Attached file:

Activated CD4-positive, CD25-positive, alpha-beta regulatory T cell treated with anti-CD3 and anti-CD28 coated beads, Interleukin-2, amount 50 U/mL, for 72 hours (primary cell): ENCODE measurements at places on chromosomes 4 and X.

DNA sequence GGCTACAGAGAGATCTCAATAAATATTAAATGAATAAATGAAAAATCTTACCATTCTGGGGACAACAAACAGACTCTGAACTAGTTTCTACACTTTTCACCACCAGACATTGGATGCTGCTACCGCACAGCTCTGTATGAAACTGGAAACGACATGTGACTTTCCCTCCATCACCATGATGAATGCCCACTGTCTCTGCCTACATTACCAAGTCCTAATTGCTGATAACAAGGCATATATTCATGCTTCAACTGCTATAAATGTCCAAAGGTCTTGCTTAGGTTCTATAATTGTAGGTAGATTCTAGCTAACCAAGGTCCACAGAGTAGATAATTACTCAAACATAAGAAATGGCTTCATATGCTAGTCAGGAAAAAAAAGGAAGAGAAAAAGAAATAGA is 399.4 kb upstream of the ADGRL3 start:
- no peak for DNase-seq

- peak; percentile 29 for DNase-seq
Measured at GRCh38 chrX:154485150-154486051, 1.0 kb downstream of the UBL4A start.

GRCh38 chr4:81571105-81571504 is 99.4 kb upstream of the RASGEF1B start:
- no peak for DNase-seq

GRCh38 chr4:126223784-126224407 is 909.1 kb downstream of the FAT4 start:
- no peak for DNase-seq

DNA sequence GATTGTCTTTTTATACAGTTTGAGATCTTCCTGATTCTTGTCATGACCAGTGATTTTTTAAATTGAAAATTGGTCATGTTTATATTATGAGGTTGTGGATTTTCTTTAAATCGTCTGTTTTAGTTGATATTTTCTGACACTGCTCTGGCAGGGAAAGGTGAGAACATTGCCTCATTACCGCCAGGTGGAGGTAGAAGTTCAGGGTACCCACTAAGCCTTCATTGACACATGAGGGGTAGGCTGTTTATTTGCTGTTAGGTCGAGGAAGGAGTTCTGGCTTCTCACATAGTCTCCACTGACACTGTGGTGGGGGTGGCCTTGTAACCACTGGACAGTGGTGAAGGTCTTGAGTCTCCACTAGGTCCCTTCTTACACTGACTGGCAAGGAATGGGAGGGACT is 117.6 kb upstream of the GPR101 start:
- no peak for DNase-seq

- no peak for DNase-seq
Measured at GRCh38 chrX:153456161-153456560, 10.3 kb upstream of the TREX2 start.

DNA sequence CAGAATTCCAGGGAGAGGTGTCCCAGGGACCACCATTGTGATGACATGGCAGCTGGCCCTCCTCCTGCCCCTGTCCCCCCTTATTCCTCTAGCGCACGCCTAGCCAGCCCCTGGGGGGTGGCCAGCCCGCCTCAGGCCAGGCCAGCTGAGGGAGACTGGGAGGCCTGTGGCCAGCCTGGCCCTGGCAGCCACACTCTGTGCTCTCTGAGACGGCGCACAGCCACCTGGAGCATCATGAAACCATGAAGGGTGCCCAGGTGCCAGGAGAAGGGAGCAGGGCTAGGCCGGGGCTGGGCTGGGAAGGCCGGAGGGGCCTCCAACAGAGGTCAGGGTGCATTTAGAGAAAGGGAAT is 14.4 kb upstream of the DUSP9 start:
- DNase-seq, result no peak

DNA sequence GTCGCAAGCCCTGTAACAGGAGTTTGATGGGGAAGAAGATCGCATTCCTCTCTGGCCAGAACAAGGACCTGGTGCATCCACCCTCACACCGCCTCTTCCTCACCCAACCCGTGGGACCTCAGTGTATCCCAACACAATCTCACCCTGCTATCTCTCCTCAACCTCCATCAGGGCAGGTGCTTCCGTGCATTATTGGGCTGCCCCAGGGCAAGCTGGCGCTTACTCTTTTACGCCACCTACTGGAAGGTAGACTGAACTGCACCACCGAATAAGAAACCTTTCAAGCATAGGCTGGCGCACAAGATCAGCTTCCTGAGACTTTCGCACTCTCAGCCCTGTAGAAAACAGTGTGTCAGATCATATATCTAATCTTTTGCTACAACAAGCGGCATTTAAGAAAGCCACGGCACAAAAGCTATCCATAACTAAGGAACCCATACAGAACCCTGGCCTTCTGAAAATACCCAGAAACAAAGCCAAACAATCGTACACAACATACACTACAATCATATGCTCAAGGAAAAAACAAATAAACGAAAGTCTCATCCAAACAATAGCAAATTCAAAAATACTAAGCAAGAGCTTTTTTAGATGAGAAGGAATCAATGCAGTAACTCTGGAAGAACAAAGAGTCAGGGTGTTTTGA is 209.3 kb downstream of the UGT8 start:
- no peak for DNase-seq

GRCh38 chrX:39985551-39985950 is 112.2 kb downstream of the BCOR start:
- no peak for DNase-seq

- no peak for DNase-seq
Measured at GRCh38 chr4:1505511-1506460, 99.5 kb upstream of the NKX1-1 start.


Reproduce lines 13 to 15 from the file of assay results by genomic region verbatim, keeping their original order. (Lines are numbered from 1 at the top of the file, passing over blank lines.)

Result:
Measured at GRCh38 chrX:153456161-153456560, 10.3 kb upstream of the TREX2 start.

DNA sequence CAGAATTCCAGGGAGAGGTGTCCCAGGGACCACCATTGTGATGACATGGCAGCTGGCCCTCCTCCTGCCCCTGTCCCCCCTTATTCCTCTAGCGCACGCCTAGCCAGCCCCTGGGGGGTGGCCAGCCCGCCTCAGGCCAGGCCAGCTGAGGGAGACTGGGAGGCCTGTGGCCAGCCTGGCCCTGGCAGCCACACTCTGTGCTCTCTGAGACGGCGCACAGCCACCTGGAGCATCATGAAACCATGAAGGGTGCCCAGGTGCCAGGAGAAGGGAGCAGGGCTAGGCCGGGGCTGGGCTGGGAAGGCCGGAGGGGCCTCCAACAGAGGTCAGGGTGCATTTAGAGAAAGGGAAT is 14.4 kb upstream of the DUSP9 start:
- DNase-seq, result no peak